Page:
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DFH24 - ROV SHAKE-DOWN CRUISE
There was very little benthic cover on the 60’ peak, but was quite lush benthic cover at the 80’ peak – dominated by sponges.

October 28-30, 2013
aboard R/V MANTA

This was the inaugural trip for the new Mohawk ROV purchased by the National Marine Sanctuary Foundation. Through a cooperative agreement with the foundation, the University of North Carolin Underwater Vehicle Program (UNCW-UVP) will operate and maintain the ROV and make the vehicle available for other work within the region.

Participants

R/V Manta crew
FGBNMS Research Team
UNCW Underwater Vehicle Program Team

Mohawk ROV on the deck of R/V MANTA
The new Mohawk ROV on the deck of R/V MANTA.

Photo: FGBNMS/Schmahl

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ROV Operations

The new ROV is considerably heavier than the old one and must be hoisted by cable using the boat's A-frame.

Two people in hardhats ready the ROV for launch and prepare to attach the lift cable.
Preparing the ROV for launch.
Photo: FGBNMS/Schmahl

The umbilical tethers the ROV to the boat and provides it with power. This cable is also used to transmit videos and photos back to the researchers on the boat.

Two people launching the ROV from the back deck of a boat.
Two people steady the ROV and manage the umbilical
cable as the ROV is lifted by the boat's A-frame.

Photo: FGBNMS/Schmahl

Initial tests with the ROV were conducted in relatively shallow water to make sure everything was operating properly. This provided an opportunity for divers to get in the water with the ROV and take some great photos!

ROV underwater with reef below and umbilical leading to boat at surface
The Mohawk ROV in the water at East Flower Garden Bank with R/V MANTA's silhouette above. Photo: FGBNMS/Schmahl

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ROV underwater with reef below
The Mohawk ROV cruising over East Flower Garden Bank.
Photo: FGBNMS/Schmahl

ROV pilot seated in front of a bank of display monitors
Five different monitors give ROV pilot Lance Horne all the information he needs to operate. Photo: FGBNMS/Schmahl

The science team uses an annotation station on all ROV trips. This is where they can watch a live feed from the ROV and record information about the organisms and habitat they see.

Marissa seated at a table with several display monitors and keyboard with a large screen image on the wall beyond.
Marissa sits ready to record data at the annotation station
set up in the galley.
Photo: FGBNMS/Schmahl

During this inaugural trip, not everything was working as it should, requiring on site trouble-shooting and repairs. This is where the experience of the UNCW-UVP team comes in handy!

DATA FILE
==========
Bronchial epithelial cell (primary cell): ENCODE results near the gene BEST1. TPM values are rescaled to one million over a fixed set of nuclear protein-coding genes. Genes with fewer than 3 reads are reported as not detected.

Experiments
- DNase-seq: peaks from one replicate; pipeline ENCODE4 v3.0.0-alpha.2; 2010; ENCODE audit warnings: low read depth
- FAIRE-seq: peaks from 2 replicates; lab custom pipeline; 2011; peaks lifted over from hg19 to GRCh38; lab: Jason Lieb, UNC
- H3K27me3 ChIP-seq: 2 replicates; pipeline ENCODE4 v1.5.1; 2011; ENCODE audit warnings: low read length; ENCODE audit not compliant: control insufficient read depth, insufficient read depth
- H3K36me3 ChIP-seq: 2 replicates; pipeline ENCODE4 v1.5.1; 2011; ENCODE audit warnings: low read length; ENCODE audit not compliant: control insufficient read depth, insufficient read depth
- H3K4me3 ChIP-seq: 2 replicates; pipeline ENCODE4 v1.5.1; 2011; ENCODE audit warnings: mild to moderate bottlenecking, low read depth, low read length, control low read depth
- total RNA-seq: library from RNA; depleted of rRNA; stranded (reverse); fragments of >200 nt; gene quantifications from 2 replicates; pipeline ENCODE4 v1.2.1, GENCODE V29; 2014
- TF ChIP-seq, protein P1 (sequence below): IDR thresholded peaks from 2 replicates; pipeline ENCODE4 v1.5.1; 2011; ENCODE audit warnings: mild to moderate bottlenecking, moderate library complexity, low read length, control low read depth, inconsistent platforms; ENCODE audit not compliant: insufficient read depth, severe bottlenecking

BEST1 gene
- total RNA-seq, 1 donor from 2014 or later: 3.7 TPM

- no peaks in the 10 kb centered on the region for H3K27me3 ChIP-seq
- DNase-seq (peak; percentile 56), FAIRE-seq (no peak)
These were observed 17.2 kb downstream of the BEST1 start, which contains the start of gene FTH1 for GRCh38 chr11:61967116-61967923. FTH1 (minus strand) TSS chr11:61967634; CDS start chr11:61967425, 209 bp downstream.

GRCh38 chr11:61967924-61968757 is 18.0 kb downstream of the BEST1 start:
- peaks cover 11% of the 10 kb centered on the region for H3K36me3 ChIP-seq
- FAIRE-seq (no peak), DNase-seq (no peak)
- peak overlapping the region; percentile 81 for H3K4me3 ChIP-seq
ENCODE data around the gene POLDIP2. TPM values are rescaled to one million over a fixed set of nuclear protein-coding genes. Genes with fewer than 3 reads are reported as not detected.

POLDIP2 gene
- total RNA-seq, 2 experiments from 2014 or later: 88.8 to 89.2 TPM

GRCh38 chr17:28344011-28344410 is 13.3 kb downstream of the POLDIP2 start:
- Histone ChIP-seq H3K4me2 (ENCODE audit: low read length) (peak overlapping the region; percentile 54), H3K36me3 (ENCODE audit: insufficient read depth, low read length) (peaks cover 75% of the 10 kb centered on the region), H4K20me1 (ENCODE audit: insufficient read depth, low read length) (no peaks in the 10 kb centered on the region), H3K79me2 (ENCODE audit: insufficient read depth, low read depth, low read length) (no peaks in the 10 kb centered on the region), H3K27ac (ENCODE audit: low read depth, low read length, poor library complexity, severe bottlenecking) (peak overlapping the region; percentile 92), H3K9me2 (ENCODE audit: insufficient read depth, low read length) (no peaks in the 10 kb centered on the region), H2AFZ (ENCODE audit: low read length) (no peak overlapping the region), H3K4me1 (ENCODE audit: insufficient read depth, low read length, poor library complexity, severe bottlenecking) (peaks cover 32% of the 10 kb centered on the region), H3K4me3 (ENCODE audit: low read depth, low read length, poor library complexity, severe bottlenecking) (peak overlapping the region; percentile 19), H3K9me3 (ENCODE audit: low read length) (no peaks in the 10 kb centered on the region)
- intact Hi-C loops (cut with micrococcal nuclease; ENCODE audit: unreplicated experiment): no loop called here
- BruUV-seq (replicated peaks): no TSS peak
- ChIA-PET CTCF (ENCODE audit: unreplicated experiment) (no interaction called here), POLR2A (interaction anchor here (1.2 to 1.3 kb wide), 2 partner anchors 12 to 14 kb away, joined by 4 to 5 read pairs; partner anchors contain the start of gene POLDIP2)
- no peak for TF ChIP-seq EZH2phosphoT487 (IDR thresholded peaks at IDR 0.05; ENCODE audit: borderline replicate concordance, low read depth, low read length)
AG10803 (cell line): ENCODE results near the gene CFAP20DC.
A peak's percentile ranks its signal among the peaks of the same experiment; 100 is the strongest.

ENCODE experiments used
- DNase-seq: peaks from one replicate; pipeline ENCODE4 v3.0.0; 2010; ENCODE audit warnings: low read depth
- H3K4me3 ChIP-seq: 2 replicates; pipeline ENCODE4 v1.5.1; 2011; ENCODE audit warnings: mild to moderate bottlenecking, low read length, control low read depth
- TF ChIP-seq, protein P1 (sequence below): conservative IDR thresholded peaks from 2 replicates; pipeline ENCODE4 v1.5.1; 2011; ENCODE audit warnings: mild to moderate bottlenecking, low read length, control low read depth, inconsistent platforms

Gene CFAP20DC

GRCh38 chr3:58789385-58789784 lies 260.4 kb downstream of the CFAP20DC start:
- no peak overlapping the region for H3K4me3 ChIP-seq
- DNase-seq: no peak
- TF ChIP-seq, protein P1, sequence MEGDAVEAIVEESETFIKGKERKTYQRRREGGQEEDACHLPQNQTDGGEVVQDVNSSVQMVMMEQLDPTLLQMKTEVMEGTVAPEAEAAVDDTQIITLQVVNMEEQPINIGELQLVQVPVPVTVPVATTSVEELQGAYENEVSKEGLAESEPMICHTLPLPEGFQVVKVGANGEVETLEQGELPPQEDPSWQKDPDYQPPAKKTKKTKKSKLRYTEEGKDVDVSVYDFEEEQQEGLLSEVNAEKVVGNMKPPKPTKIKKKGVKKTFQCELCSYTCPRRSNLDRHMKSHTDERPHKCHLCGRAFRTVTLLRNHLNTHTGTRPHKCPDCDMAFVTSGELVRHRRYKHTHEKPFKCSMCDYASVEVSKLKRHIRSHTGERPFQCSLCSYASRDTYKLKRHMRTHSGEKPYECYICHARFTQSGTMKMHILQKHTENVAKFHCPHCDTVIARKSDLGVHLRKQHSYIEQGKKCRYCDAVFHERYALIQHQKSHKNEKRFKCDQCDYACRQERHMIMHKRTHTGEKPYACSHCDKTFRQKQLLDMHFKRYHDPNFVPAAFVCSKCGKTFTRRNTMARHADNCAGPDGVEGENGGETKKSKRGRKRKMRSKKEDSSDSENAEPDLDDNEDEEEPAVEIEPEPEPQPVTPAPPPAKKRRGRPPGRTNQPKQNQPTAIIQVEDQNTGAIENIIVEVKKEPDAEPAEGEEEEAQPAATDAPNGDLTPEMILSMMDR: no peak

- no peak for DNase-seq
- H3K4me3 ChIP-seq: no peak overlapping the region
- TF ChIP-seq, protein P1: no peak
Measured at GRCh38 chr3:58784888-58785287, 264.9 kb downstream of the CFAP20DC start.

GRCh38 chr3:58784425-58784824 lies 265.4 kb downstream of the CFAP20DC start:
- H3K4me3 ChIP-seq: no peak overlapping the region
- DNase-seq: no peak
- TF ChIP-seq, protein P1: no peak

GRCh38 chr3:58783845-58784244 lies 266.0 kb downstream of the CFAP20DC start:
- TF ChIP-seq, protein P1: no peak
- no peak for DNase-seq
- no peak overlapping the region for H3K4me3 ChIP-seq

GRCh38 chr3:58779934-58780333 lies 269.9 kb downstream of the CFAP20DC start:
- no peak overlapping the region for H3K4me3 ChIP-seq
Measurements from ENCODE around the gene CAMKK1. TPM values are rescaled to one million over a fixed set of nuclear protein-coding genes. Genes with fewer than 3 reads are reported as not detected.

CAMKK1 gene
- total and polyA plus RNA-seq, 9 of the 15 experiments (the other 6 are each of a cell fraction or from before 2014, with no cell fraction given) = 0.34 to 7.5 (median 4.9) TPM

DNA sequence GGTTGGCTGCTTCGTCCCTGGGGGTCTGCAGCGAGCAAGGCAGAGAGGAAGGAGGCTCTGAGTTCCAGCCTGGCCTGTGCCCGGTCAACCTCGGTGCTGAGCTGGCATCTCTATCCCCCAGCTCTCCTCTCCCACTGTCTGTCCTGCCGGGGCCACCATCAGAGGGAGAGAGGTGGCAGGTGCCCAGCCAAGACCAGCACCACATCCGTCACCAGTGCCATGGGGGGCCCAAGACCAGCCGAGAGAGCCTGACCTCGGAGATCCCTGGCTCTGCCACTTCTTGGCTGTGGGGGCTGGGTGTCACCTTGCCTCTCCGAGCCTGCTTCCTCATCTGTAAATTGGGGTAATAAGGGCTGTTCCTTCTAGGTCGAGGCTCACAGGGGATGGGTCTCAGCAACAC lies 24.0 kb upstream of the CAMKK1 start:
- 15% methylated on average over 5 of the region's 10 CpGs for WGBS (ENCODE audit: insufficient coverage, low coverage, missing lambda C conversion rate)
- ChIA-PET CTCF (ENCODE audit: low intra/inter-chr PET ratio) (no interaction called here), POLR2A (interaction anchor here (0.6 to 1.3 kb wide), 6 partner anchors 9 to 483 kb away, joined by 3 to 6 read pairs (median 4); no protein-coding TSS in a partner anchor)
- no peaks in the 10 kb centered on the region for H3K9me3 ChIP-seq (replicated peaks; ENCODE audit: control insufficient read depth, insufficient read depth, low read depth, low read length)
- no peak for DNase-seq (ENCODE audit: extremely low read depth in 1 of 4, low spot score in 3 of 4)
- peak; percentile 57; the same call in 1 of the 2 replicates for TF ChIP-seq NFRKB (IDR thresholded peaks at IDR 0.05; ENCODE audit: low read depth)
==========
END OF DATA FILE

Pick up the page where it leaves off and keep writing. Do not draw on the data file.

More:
Several people stand around a table where computer equipment is being examinesd
Lance Horne and his crewlook at the ROV operating system and make adjustments. Photo: FGBNMS/Hickerson

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HD Imagery

For the first time ever, sanctuary staff were able to get high-definition (HD) imagery from the deep areas of the sanctuary.

Coralline algae zone
This colorful image of the coralline algae zone at East Flower Garden Bank includes black coral sea fans, gorgonian sea whips, green algae, creolefish, threadnose bass, and sunshinefish.

Threadnose bass in deep habitat
Threadnose bass.

Black Coral (Plumapathes pennacea)
Black coral (Plumapathes pennacea).

Pederson shrimp on the branches of a black coral
Pederson shrimp, Ancylomenes pedersoni,
perched on a black coral.

A red bryozoan
A red bryozoan.

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Giant Anemone (Condylactis gigantea)
A giant anemone, Condylactis gigantea, with several small Pederson shrimp hiding among the tentacles.

Brine seep
The brine seep at East Flower Garden Bank. This is where super saline water seeps out of the salt dome that forms the bank and creates an underwater lake.

Unfortunately, some of the sights were less than desireable. Lionfish are apparently making themselves at home in these deep areas where removal is difficult.

Two lionfish in the coralline algae zone
Lionfish were observed throughout the coralline algae habitat.

Lionfish in deep habitat
The lionfish we saw were quite large.

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Personnel Transfer

At the end of the cruise, R/V MANTA met up with the NOAA Ship PISCES to transfer personnel.

R/V MANTA coming up alongside NOAA Ship Pisces
PISCES is a larger class research vessel in the NOAA fleet. Photo: FGBNMS/Schmahl

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There was very little benthic cover on the 60’ peak, but was quite lush benthic cover at the 80’ peak – dominated by sponges.

weather report observations cool stuff get wet


Orange, branching gorgonian (soft coral) anchored in a bed of sponges and other sea life.
   
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